SABRINA FERNANDES: Yes. Bolsonaro has actually positioned himself in terms of isolation when it comes to climate change and the environmental struggle around the world. He really played along with Trump with climate denialism, but also trying to implement certain measures in Brazil around mining in Indigenous territory and really downplaying the role of deforestation in the Amazon in terms of an ecocide that was actually promoted in the past four years.
The Workers’ Party, on the other hand, usually tends to have more of a developmentalist approach. Its environmental record is not absolutely clean, but there is a lot of — like, we have made progress before. So, for example, during Lula’s first terms, this is when we saw the most decrease in deforestation rates, and with Bolsonaro, the highest increase in deforestation rates. And Lula has committed to promoting policies for fighting climate change in the country, and he’s also very, very much committed to reducing deforestation in the Amazon to the lowest levels possible.
And when we’re looking to these two terms, we know that what’s at stake here is not just a change for Brazil, but it’s also a change in the planet. And the Workers’ Party is well known for working with other democratic forces. It was a party that was thrown out from government in 2016 during a coup that was orchestrated with the help of the vice-presidential position, so with Michel Temer under Dilma Rousseff.
And now Lula, as you could tell from the speech that he made yesterday, his victory speech, is willing to work with other forces to make sure that this broad coalition that helped to build this program and this campaign will be able to actually execute some of these things that were part of the program.
AMY GOODMAN: What about the parliament? What about, rather, the legislature, the Brazilian Congress, the Chamber of Deputies, the Senate, remaining very right-wing? Talk about who also are the other leftist parties and how much power they have and what Lula will be able to accomplish.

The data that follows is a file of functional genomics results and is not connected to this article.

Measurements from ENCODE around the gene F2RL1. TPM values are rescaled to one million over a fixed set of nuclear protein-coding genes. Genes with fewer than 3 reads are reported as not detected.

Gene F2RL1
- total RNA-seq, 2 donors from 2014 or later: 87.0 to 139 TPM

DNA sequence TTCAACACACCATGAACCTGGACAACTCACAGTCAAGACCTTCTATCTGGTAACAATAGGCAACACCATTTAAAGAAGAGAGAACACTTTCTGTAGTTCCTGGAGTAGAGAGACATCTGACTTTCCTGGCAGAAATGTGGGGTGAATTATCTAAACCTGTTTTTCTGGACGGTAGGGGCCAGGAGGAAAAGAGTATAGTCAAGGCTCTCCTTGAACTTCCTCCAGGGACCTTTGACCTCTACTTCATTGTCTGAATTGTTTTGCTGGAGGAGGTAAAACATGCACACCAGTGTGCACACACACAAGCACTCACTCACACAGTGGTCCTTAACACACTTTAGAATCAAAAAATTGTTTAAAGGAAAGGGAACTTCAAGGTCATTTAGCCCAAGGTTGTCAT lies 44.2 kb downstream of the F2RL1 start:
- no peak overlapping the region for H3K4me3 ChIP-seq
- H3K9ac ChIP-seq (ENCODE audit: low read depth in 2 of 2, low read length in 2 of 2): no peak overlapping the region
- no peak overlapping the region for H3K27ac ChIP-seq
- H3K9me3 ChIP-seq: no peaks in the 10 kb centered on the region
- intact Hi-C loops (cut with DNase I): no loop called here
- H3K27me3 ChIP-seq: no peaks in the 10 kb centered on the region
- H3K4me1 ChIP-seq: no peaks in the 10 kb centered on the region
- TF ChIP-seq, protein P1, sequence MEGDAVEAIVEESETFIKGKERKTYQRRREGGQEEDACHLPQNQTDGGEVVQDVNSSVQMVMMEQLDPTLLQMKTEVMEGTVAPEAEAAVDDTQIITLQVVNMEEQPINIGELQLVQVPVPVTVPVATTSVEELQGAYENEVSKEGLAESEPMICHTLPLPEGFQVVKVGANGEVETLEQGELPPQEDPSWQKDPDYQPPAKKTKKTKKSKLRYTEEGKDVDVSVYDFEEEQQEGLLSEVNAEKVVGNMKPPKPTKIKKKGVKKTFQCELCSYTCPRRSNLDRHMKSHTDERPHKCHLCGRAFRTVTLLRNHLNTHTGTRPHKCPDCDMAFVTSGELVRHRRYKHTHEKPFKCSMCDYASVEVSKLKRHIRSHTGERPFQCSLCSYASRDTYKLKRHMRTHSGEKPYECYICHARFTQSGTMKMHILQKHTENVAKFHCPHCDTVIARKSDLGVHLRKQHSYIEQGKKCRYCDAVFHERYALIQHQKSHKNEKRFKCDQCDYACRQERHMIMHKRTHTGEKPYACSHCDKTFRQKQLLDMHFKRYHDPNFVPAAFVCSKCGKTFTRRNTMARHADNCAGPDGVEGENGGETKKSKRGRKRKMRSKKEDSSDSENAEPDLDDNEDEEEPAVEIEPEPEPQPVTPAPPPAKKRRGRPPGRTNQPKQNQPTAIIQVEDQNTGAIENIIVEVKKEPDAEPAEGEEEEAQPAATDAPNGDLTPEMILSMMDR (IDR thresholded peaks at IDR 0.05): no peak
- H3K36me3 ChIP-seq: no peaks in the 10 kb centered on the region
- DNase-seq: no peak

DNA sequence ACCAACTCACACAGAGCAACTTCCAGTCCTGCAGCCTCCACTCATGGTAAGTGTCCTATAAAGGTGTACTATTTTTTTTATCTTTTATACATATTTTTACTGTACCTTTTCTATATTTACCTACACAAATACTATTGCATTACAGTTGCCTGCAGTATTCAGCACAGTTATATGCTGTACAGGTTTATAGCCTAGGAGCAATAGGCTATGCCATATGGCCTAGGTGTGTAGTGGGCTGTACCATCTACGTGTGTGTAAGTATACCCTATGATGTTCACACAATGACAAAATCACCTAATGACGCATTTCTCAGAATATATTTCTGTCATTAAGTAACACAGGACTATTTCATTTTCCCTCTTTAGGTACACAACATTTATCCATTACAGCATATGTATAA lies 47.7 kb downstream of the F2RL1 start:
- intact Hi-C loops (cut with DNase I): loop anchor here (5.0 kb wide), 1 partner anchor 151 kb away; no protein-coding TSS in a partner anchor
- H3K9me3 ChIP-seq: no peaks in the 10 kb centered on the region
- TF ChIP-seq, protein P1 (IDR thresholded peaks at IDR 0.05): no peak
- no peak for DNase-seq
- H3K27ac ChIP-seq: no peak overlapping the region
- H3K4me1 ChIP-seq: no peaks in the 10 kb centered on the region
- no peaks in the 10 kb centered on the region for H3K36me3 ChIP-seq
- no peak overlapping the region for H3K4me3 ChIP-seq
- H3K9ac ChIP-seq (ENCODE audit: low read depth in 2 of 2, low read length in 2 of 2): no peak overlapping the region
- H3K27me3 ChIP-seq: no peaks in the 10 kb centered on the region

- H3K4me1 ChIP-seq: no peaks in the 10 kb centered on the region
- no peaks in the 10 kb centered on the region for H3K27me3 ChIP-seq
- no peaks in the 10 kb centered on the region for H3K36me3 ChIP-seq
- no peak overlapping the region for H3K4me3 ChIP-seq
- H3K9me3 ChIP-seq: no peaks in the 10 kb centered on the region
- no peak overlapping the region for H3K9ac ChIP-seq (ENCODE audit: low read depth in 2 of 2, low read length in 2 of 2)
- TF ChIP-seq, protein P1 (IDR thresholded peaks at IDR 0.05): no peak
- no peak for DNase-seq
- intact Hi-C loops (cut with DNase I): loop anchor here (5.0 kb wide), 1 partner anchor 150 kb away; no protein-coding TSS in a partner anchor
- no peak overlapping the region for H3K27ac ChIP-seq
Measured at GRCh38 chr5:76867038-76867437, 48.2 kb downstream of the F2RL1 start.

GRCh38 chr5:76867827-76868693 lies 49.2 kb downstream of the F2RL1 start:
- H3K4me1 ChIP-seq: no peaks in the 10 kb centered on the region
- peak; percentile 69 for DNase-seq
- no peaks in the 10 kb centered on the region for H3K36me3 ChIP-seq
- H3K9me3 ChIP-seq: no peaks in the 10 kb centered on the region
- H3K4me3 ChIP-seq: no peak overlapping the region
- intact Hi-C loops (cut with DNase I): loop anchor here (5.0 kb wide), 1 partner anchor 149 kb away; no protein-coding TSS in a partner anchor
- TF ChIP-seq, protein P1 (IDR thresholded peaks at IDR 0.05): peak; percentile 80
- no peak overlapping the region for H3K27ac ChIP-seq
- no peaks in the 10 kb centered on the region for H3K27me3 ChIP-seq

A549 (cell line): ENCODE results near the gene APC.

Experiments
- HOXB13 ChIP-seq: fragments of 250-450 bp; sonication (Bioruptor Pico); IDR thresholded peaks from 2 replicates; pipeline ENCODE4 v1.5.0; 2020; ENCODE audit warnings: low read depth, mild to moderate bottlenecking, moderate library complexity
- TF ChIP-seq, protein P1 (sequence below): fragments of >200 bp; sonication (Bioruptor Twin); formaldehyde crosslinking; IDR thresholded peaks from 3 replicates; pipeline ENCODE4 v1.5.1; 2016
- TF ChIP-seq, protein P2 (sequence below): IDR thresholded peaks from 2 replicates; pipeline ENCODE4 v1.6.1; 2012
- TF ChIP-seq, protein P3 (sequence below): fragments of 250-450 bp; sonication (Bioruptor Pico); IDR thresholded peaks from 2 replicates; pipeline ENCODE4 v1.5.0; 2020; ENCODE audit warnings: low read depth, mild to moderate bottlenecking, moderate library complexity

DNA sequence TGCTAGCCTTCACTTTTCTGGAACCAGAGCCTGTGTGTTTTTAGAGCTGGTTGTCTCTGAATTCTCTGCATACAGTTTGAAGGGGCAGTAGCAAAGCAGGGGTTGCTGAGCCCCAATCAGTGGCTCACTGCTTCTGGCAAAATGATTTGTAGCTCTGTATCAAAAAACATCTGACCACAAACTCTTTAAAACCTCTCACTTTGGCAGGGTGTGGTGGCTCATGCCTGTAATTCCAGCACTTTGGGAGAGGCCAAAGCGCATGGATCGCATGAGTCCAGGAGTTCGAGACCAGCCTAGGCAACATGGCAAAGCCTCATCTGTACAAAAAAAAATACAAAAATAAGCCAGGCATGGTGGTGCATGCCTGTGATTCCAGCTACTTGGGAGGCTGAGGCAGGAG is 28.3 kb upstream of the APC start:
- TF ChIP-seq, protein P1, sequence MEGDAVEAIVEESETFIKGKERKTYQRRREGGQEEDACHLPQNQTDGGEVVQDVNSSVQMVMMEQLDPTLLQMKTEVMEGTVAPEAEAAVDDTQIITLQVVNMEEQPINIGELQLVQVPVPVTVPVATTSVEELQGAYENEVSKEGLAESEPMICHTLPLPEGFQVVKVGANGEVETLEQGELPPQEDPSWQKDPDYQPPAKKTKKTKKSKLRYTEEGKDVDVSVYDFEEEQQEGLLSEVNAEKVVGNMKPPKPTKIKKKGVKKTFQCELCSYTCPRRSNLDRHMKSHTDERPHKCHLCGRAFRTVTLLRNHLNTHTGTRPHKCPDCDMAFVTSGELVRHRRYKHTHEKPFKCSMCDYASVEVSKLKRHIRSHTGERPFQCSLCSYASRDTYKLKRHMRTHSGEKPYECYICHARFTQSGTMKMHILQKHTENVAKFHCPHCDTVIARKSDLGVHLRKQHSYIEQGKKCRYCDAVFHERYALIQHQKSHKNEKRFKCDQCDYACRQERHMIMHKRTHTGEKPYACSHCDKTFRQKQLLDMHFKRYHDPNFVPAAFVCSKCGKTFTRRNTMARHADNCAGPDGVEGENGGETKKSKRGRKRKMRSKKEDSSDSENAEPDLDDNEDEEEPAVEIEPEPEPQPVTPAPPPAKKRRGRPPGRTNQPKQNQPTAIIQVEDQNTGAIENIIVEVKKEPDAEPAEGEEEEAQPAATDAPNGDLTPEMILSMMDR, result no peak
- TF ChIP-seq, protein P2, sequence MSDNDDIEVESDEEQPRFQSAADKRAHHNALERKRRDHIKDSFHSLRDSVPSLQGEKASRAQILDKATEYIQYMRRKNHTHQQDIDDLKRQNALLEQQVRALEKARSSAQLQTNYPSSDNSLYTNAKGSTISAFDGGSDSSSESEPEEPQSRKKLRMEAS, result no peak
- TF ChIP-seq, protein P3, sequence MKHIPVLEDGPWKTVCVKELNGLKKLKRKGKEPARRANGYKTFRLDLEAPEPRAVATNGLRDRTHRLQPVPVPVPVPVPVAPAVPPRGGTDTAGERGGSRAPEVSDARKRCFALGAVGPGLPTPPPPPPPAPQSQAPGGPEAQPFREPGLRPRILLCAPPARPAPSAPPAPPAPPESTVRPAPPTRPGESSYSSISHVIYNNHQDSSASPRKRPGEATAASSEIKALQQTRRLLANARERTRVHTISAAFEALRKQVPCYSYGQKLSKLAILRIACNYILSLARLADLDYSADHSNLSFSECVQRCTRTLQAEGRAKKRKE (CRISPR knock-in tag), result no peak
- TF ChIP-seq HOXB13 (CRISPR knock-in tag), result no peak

SABRINA FERNANDES: Yes, it’s very important to stress that the party with the most seats in Congress right now is in fact Bolsonaro’s party. The other party, like with the second-highest amount of seats, is also associated with the far right and also part of Bolsonaro’s allied base.
But the Workers’ Party also made some progress. It got some extra seats. We saw, for example, a much smaller radical-left party in Brazil also got new seats. So there’s this possibility of trying to negotiate within Congress.
Lula never governed before — actually, the Workers’ Party never governed before with Congress completely aligned with them. So they always had to deal with this opposition within Congress. Lula is actually quite skilled in dealing with this. But we do know that the stakes are higher now, because part of this right in Congress is not just the right, it is the far right. It is fighting under other terms right now, very nondemocratic terms.
But, for example, the fact that Arthur Lira, the current president of the Chamber of Deputies in Brazil, conceded that, yes, Lula has won, and Lira actually made a lot of effort to campaign for Bolsonaro — so, knowing that Lira acknowledged this is important, because it puts us in a different round now, once we get into the new government in 2023, which is around Lula having to negotiate. And one of the reasons why Lula had this VP candidate, Geraldo Alckmin, who has been a traditional right politician for a really long time, is that Lula thinks that Alckmin will play an important role in trying to mediate distinctions within Congress.